Although the concept of disease modification is well-established in several immune-mediated diseases, there is no widely accepted definition of disease modification in systemic lupus erythematosus (SLE). A group of international lupus experts recently proposed a framework for the definition of disease modification in SLE that includes minimizing disease activity with the fewest treatment associated toxicities and slowing/preventing organ damage progression.1 Achieving this goal in SLE will require a multifaceted approach including the use of therapies that target key immunologic pathways important to disease pathogenesis and shared decision making between patients and physicians to encourage therapeutic adherence.
The successful development and approval of two targeted biologic agents, belimumab and anifrolumab, will hopefully accelerate our ability to achieve disease modification in SLE. Both agents target key mechanisms that contribute to ongoing SLE disease activity and damage. Belimumab is a fully human IgG1l antibody against soluble B cell activating factor (BAFF) and anifrolumab is a fully human IgG1k against subunit 1 of the Type I Interferon receptor. In large scale international phase III trials of participants with SLE, both agents reduced disease activity across multiple organ domains and enabled tapering of glucocorticoids.2–5 The agents differ in kinetics of response, with anifrolumab demonstrating a faster time to response, particularly in people with cutaneous lupus manifestations. The availability of belimumab over the past decade has enabled studies demonstrating reduction in damage progression with belimumab compared to matched controls receiving conventional therapies. Such long-term studies are not yet available with anifrolumab. In terms of the critical issue of predictors of response, serologic activity predicts response to belimumab and to anifrolumab compared to conventional therapies. As a result of the distinct effects on pathways involved with host defence, the safety profile between belimumab and anifrolumab is quite distinct. Belimumab has consistently demonstrated a reassuring safety profile in comparison to conventional therapies with one exception being the increased risk of depression-related adverse events. In contrast, anifrolumab has been associated with an increased risk of mild-moderate infections, including herpes zoster and influenza. Thus, all patients should be strongly encouraged to receive appropriate vaccinations prior to start of therapy.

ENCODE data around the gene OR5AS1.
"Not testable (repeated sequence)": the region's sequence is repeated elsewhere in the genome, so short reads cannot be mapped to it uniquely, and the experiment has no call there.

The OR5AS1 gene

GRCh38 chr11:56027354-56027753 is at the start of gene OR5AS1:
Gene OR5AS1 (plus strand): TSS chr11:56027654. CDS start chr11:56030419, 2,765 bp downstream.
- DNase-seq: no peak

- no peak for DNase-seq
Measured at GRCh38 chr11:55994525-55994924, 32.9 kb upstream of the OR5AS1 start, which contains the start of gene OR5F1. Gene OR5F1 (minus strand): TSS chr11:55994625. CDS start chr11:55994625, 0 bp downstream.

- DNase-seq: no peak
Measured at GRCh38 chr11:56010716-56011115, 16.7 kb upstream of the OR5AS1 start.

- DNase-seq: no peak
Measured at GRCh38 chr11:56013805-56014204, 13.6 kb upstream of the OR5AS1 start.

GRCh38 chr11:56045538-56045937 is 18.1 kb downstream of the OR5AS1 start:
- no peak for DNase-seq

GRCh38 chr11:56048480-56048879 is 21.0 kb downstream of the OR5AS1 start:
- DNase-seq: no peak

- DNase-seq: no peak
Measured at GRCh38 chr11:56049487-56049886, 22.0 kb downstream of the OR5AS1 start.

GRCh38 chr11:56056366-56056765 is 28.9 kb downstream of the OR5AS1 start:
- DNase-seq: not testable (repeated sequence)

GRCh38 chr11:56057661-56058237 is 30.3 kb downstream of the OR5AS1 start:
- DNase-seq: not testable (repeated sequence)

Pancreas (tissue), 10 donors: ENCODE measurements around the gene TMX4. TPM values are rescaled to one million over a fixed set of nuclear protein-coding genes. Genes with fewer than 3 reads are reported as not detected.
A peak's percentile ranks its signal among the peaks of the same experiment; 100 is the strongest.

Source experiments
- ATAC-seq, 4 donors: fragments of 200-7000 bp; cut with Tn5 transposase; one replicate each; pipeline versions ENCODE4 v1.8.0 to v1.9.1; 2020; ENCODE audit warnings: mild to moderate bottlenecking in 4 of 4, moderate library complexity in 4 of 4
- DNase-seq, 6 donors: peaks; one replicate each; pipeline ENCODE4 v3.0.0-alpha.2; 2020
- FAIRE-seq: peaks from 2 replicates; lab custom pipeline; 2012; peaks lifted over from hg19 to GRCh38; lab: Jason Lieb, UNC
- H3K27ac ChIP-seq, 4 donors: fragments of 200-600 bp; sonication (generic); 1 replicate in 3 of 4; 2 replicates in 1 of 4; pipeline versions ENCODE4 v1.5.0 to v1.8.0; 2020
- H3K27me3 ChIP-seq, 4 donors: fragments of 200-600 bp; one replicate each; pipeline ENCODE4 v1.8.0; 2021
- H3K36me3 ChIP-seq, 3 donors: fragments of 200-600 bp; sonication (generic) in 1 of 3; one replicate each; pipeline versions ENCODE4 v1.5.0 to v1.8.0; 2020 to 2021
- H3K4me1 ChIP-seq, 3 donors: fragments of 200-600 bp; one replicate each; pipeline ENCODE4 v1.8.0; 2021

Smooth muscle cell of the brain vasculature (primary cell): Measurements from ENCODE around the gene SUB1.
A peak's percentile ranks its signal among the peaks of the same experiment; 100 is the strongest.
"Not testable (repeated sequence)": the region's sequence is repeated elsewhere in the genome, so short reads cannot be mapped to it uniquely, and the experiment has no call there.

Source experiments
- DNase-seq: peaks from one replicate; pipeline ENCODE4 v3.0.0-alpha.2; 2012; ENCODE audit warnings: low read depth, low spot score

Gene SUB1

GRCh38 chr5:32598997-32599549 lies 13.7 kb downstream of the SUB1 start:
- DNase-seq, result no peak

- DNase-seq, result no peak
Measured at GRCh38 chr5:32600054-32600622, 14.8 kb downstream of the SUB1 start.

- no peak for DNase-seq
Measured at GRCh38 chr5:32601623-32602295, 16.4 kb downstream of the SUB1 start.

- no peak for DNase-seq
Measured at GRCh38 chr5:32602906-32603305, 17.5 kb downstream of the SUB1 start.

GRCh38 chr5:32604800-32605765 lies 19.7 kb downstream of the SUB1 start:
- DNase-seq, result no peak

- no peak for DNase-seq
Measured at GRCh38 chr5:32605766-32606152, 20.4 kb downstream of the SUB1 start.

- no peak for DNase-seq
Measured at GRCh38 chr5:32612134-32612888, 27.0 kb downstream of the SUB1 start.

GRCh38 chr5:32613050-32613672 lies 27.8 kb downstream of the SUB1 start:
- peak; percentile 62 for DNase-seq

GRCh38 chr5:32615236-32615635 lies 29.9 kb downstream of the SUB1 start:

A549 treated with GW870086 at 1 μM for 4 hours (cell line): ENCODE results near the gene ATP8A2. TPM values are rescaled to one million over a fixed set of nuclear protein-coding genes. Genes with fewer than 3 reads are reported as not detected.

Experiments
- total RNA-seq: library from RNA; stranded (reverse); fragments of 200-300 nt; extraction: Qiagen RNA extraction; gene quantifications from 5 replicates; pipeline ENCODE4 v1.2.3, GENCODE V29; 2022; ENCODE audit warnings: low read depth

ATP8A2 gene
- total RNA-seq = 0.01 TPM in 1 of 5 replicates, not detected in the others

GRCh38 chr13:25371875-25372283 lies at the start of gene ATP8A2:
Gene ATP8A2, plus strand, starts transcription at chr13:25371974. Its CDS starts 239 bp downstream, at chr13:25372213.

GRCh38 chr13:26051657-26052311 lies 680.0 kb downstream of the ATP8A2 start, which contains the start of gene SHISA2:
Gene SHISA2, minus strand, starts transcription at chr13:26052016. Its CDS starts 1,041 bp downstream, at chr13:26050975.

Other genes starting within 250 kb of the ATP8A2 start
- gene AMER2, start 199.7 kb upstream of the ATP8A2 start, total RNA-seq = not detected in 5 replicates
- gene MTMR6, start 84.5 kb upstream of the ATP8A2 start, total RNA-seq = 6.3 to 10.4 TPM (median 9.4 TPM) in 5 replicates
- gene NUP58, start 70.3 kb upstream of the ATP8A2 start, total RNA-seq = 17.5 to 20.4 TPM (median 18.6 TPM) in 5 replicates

The pipeline of therapies for the treatment of SLE is full of promising agents targeting a variety of important immunologic pathways. An ongoing area of active investigation is learning how to select the right therapy for the right patient at the right stage of their disease. In this way, we will continue to make significant progress towards disease modification in SLE.
van Vollenhoven R, et al. Conceptual framework for defining disease modification in systemic lupus erythematosus: a call for formal criteria. Lupus Sci Med. 2022 Mar;9(1):e000634. doi: 10.1136/lupus-2021-000634.
Navarra SV, et al. Efficacy and safety of belimumab in patients with active systemic lupus erythematosus: a randomised, placebo-controlled, phase 3 trial. Lancet. 2011 Feb 26;377(9767):721–31. doi: 10.1016/S0140-6736(10)61354-2.
Furie R, et al. A phase III, randomized, placebo-controlled study of belimumab, a monoclonal antibody that inhibits B lymphocyte stimulator, in patients with systemic lupus erythematosus. Arthritis Rheum. 2011 Dec;63(12):3918–30. doi: 10.1002/art.30613. PMID: 22127708; PMCID: PMC5007058.
Morand EF, et al. Trial of Anifrolumab in Active Systemic Lupus Erythematosus. N Engl J Med. 2020 Jan 16;382(3):211–221. doi: 10.1056/NEJMoa1912196.
Furie RA, et al. Type I interferon inhibitor anifrolumab in active systemic lupus erythematosus (TULIP-1): a randomised, controlled, phase 3 trial. Lancet Rheumatol. 2019;1(4):E208-E219.Idoi:10.1016/S2665-9913(19)30076-1.
Describe the evolving framework for disease modification in SLE
Distinguish the mechanisms of action of belimumab and anifrolumab
Explain the key differences in efficacy and safety between belimumab and anifrolumab
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